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Scientists from UC San Diego are also working to correct mistakes in RNA in diseases that are caused by excess repeats in RNA sequences, causing the RNA to clump together in cells. The RNA-targeted CRISPR managed to clear majority of the clumps and RNA sequences errors in disease models such as Huntington’s and a type of ALS. Scientists have struggled to figure out how these toxic protein clumps cause neurons to die.

Other scientists have used the CRISPR technology to knock out every gene in the genome, allowing them to zero in on genes that protect neurons against the toxic effects of protein aggregates by being inactivated. They discovered that knocking out a gene called Tmx2 prevented cell death in mouse neurons. "If you have a small molecule that could somehow impede the function of Tmx2, there might be a therapeutic window there" for ALS, said Michael Haney from Stanford in a press release.

Medical Device - Heart Failure

Heart Failure is a chronic, progressive condition in which the heart muscle is unable to pump enough blood through the heart to meet the body's needs for blood and oxygen. Heart failure usually results in an enlarged heart. Eventually, the heart will get to a point where it will fail to pump completely, a condition called end stage heart failure and the patient will need a heart transplant.

More than 12 million people in the United States and European Union have congestive heart failure, but there are only about 4,500 hearts available each year for a transplant. While a patient is waiting for a heart, a Left Ventricular Assist Device (LVAD), a device that helps pump the heart for the patient can be used while waiting for a heart transplant or for patients who are not candidates for a transplant because they are too small or frail.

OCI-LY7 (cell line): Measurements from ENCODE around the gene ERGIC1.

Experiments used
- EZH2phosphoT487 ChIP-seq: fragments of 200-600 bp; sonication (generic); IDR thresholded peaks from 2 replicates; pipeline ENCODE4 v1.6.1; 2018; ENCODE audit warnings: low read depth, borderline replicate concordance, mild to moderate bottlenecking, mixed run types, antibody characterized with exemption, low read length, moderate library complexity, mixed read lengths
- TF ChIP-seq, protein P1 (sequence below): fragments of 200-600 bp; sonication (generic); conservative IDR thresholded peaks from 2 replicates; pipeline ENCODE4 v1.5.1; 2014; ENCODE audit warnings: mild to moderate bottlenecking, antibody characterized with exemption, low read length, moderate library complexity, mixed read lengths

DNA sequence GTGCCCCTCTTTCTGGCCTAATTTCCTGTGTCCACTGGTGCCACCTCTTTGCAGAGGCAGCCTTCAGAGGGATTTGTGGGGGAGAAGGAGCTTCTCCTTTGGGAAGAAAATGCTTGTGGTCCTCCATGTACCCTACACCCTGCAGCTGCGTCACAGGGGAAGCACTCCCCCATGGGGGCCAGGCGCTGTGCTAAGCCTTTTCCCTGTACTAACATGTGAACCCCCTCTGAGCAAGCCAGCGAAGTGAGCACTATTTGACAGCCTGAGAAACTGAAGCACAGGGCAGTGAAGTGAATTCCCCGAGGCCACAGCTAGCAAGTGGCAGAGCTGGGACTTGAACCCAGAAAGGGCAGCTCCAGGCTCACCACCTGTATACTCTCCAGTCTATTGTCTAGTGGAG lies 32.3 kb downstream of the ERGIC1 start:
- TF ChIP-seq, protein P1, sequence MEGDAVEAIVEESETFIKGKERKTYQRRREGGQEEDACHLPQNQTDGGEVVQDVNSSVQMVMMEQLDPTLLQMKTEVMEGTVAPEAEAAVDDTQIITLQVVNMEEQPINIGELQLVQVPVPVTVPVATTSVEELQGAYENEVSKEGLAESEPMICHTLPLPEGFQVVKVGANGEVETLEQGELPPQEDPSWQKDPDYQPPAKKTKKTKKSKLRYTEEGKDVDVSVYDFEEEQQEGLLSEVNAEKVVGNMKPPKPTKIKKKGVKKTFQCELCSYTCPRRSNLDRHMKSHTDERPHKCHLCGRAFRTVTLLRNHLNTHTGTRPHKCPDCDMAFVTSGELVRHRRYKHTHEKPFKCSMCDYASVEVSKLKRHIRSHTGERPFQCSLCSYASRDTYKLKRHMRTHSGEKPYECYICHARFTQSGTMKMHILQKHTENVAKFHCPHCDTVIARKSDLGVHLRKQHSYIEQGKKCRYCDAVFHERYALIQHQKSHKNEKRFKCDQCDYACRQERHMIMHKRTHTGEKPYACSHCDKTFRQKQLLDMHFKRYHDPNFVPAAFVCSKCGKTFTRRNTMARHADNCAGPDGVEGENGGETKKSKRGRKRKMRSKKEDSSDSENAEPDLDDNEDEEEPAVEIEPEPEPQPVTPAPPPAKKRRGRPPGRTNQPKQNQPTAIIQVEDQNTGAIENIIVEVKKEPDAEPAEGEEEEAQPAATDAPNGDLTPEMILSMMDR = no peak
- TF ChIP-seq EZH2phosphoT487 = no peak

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The decision to have a LVAD implanted requires open heart surgery (where the patient has an incision from the top to the bottom of his chest and chest spreaders are used to break open the chest in providing direct access to the heart. A major surgical procedure that has a recovery time of one month and has to be repeated should the patient decide to have a heart transplant when a heart becomes available.

The challenge with the LVAD, is that the device was big and bulky and therefore uncomfortable and cumbersome for the patient and the external battery packs were also big making the patients immobile. As with all these devices, the most common complications are bleeding and stroke depending on the device.

There hasn't been a lot of innovation with LVADs because of these challenges, but Corinnova, a medical device company took on this challenge and developed a device called the EpicHeart. It is a minimally invasive device that surrounds the heart with a plastic encased wire framework. The innermost of two chambers is filled with saline to conform to the shape of a patient’s heart and the outermost pumps air to gently squeeze the heart to increase its output. The recovery time for this minimally invasive procedure is about a week according to the company.

The battery pack is small and portable, the size of a small briefcase enabling the patient to travel anywhere.

Read more: Drugs and Products to Watch in 2018 Part 1

For more pharma insights check out the video below!